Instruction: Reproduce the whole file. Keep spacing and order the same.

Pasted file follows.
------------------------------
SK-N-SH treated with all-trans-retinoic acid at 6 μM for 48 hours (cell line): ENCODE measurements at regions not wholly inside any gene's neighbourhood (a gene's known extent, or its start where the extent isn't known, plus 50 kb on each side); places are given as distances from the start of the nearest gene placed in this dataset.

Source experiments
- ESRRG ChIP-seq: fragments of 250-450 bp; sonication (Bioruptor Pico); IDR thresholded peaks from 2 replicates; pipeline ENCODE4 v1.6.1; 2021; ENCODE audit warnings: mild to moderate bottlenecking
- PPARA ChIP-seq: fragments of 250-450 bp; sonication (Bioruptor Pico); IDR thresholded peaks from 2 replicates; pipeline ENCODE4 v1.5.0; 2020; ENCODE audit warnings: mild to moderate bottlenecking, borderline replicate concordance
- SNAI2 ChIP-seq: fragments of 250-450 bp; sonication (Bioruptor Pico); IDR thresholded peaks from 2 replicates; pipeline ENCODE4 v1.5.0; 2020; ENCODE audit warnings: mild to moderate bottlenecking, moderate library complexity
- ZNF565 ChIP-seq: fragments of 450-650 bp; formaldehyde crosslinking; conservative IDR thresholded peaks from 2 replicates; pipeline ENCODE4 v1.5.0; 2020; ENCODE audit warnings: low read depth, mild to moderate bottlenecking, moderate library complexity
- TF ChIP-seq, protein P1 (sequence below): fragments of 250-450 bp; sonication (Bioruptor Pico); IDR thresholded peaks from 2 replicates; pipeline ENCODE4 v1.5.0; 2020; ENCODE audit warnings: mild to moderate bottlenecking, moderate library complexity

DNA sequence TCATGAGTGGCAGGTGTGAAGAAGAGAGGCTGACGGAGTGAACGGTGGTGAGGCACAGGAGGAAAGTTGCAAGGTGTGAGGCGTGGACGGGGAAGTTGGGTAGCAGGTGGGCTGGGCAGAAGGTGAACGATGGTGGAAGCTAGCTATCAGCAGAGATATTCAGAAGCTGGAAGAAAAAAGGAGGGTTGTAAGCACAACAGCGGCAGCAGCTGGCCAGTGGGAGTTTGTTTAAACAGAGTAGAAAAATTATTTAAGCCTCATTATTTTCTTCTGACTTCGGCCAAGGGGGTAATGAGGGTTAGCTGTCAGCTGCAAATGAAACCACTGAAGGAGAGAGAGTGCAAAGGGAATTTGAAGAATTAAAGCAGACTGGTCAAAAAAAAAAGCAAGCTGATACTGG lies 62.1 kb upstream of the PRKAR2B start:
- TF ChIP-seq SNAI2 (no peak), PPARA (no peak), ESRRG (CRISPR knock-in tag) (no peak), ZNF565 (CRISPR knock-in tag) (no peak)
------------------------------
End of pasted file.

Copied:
SK-N-SH treated with all-trans-retinoic acid at 6 μM for 48 hours (cell line): ENCODE measurements at regions not wholly inside any gene's neighbourhood (a gene's known extent, or its start where the extent isn't known, plus 50 kb on each side); places are given as distances from the start of the nearest gene placed in this dataset.

Source experiments
- ESRRG ChIP-seq: fragments of 250-450 bp; sonication (Bioruptor Pico); IDR thresholded peaks from 2 replicates; pipeline ENCODE4 v1.6.1; 2021; ENCODE audit warnings: mild to moderate bottlenecking
- PPARA ChIP-seq: fragments of 250-450 bp; sonication (Bioruptor Pico); IDR thresholded peaks from 2 replicates; pipeline ENCODE4 v1.5.0; 2020; ENCODE audit warnings: mild to moderate bottlenecking, borderline replicate concordance
- SNAI2 ChIP-seq: fragments of 250-450 bp; sonication (Bioruptor Pico); IDR thresholded peaks from 2 replicates; pipeline ENCODE4 v1.5.0; 2020; ENCODE audit warnings: mild to moderate bottlenecking, moderate library complexity
- ZNF565 ChIP-seq: fragments of 450-650 bp; formaldehyde crosslinking; conservative IDR thresholded peaks from 2 replicates; pipeline ENCODE4 v1.5.0; 2020; ENCODE audit warnings: low read depth, mild to moderate bottlenecking, moderate library complexity
- TF ChIP-seq, protein P1 (sequence below): fragments of 250-450 bp; sonication (Bioruptor Pico); IDR thresholded peaks from 2 replicates; pipeline ENCODE4 v1.5.0; 2020; ENCODE audit warnings: mild to moderate bottlenecking, moderate library complexity

DNA sequence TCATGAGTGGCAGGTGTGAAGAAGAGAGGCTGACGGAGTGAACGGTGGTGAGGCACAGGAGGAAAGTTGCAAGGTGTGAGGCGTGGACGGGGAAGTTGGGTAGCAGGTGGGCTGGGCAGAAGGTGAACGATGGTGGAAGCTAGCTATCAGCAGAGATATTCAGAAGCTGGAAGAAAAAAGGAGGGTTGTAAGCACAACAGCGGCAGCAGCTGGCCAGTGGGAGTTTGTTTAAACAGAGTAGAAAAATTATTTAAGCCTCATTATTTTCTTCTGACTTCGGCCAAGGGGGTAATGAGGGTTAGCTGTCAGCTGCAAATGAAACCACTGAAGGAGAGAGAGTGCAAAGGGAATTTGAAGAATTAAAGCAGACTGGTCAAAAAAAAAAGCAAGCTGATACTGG lies 62.1 kb upstream of the PRKAR2B start:
- TF ChIP-seq SNAI2 (no peak), PPARA (no peak), ESRRG (CRISPR knock-in tag) (no peak), ZNF565 (CRISPR knock-in tag) (no peak)